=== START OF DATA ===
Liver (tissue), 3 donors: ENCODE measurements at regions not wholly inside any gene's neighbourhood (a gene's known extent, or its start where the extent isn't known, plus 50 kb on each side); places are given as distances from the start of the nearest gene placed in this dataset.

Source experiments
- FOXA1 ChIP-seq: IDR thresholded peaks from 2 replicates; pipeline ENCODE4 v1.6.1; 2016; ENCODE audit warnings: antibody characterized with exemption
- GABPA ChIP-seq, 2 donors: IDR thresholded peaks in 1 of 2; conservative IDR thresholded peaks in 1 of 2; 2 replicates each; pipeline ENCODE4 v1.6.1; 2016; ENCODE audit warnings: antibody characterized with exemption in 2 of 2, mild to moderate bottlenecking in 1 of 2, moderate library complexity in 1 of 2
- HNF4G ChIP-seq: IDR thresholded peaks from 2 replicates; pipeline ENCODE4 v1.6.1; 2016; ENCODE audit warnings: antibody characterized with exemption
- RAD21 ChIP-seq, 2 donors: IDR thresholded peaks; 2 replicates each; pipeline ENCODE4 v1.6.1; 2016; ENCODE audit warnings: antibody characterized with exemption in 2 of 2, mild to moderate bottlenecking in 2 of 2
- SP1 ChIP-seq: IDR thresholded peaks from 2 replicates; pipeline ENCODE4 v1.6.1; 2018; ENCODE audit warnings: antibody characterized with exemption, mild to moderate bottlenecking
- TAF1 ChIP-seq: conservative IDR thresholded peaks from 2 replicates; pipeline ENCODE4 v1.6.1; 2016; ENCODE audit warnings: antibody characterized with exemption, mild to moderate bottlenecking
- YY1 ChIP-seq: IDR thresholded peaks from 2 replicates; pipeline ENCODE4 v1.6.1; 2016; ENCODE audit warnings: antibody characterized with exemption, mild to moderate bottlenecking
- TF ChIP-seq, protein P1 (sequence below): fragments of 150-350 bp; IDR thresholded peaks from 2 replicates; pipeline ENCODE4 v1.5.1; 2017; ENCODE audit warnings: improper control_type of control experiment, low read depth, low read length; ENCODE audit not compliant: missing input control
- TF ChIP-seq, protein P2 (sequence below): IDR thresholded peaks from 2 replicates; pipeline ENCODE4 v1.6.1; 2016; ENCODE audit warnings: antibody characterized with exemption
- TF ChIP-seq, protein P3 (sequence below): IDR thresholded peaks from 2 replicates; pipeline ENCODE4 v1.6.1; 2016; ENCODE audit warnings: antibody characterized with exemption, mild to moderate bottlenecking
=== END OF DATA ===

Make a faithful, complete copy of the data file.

Liver (tissue), 3 donors: ENCODE measurements at regions not wholly inside any gene's neighbourhood (a gene's known extent, or its start where the extent isn't known, plus 50 kb on each side); places are given as distances from the start of the nearest gene placed in this dataset.

Source experiments
- FOXA1 ChIP-seq: IDR thresholded peaks from 2 replicates; pipeline ENCODE4 v1.6.1; 2016; ENCODE audit warnings: antibody characterized with exemption
- GABPA ChIP-seq, 2 donors: IDR thresholded peaks in 1 of 2; conservative IDR thresholded peaks in 1 of 2; 2 replicates each; pipeline ENCODE4 v1.6.1; 2016; ENCODE audit warnings: antibody characterized with exemption in 2 of 2, mild to moderate bottlenecking in 1 of 2, moderate library complexity in 1 of 2
- HNF4G ChIP-seq: IDR thresholded peaks from 2 replicates; pipeline ENCODE4 v1.6.1; 2016; ENCODE audit warnings: antibody characterized with exemption
- RAD21 ChIP-seq, 2 donors: IDR thresholded peaks; 2 replicates each; pipeline ENCODE4 v1.6.1; 2016; ENCODE audit warnings: antibody characterized with exemption in 2 of 2, mild to moderate bottlenecking in 2 of 2
- SP1 ChIP-seq: IDR thresholded peaks from 2 replicates; pipeline ENCODE4 v1.6.1; 2018; ENCODE audit warnings: antibody characterized with exemption, mild to moderate bottlenecking
- TAF1 ChIP-seq: conservative IDR thresholded peaks from 2 replicates; pipeline ENCODE4 v1.6.1; 2016; ENCODE audit warnings: antibody characterized with exemption, mild to moderate bottlenecking
- YY1 ChIP-seq: IDR thresholded peaks from 2 replicates; pipeline ENCODE4 v1.6.1; 2016; ENCODE audit warnings: antibody characterized with exemption, mild to moderate bottlenecking
- TF ChIP-seq, protein P1 (sequence below): fragments of 150-350 bp; IDR thresholded peaks from 2 replicates; pipeline ENCODE4 v1.5.1; 2017; ENCODE audit warnings: improper control_type of control experiment, low read depth, low read length; ENCODE audit not compliant: missing input control
- TF ChIP-seq, protein P2 (sequence below): IDR thresholded peaks from 2 replicates; pipeline ENCODE4 v1.6.1; 2016; ENCODE audit warnings: antibody characterized with exemption
- TF ChIP-seq, protein P3 (sequence below): IDR thresholded peaks from 2 replicates; pipeline ENCODE4 v1.6.1; 2016; ENCODE audit warnings: antibody characterized with exemption, mild to moderate bottlenecking